There is a big difference between talking about something and actually doing it. Last Tuesday we volunteered at a church in downtown Austin that provides a food pantry, as well as case management services and other basic needs assistance to people who need it. It was fantastic!
I have always loved volunteering, but I was super nervous about this particular morning because I hadn’t ever volunteered in this way before. I was worried that I might get in the way more than I would help, and I was nervous about meeting new people. If I had listened to the fears that were rolling around inside of me that morning I would not have volunteered at all. As it turned out, I was able to meet some of the most amazing, charitable individuals; people that are willing to give some of their time and love to those in need every week.
I was especially touched by the attention that was given to every child who came to the church that morning. In the storage area where the volunteers keep shelves full of food, carts of hygiene items, and bags full of other miscellaneous supplies for those who need it, there is a special box devoted to collecting toys and stuffed animals for all the children who come in to the church. Bobbi, the woman who we coordinated with to volunteer that day, keeps a watchful eye on the entrances to the church for all the little ones that enter. The minute she spots a child she comes back to her box of goodies and picks out a toy especially for them. This alone was heart-melting for me to witness because I have four younger siblings that mean the world to me. To know that there is someone else who shares that same kind of love and care with children that aren’t even a part of her own family brought a smile to my heart. I was thrilled too when Bobbi, in her own words, asked if I would “like the pleasure” of picking out a toy and giving it to a little girl who came in with her mother that morning. I walked back to the cardboard treasure box and dug around in it until I found a little, down-soft teddy bear that was fully equipped with angel wings and a halo. The little girl was probably about 3 years old and only came up to her mother’s knee. She was very shy so when I walked over to her she was hiding behind her mom’s legs, but even so I could see the grin that spread across her face when I handed her the toy.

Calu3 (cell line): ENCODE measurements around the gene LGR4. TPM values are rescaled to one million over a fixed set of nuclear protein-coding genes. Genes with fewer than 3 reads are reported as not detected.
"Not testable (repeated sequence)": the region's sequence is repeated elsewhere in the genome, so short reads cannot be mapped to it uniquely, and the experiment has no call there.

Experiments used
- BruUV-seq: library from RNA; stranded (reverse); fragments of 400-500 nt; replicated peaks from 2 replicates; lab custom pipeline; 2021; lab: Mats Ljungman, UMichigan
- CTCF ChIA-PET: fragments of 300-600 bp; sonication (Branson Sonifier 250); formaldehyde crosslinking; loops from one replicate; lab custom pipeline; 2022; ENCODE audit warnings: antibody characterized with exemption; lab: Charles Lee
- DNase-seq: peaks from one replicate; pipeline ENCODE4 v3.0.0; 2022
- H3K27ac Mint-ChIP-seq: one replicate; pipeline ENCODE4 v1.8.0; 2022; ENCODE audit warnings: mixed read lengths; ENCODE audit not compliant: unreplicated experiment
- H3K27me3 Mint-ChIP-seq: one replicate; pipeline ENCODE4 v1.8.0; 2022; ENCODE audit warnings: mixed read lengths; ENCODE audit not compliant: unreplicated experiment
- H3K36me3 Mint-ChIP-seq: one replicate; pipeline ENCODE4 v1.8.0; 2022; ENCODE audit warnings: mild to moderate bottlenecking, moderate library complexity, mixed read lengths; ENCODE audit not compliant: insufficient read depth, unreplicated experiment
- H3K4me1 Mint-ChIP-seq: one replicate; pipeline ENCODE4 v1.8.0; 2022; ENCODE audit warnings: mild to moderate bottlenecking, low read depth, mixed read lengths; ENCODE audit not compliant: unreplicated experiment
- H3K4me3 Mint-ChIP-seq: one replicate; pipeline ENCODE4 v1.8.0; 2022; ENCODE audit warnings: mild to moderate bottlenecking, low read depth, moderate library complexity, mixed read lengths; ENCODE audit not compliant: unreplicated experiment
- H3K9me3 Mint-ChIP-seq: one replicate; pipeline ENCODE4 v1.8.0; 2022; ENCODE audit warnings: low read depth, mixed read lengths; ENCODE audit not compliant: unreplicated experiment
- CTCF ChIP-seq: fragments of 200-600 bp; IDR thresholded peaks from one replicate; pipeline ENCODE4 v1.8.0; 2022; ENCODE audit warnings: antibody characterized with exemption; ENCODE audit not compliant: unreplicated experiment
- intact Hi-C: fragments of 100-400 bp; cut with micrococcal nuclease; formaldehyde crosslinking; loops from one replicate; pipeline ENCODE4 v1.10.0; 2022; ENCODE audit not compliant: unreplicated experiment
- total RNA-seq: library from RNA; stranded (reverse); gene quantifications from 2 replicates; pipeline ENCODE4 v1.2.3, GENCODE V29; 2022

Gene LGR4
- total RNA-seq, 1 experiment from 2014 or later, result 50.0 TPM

At Aunt Bertha, we want to empower people to help each other, and help themselves. I research programs for Aunt Bertha and try to write the benefit, eligibility, and application information in a way that will be the most helpful for our visitors. I have been writing these descriptions hoping that I was doing so in a way that would enable people to get the help they need. But, until we volunteered, I had never gone out to meet and talk with the people that we are trying to reach. It was inspiring to finally go out and volunteer because I was able to meet some of the people who are regularly out there helping, talking with, and listening to people in need. I will definitely be going back, and I whole-heartedly encourage anyone reading this to take the leap and volunteer if you have the time. Remember, even if all you do is smile next time you make eye-contact with someone or take an extra minute to really listen to them, it can help.
Lyn is the lead technical writer at Aunt Bertha. She is a student at Austin Community College trying to choose between Kinesiology, Elementary Education, or Art/Design, if she could have a hybrid of the three that would be perfect.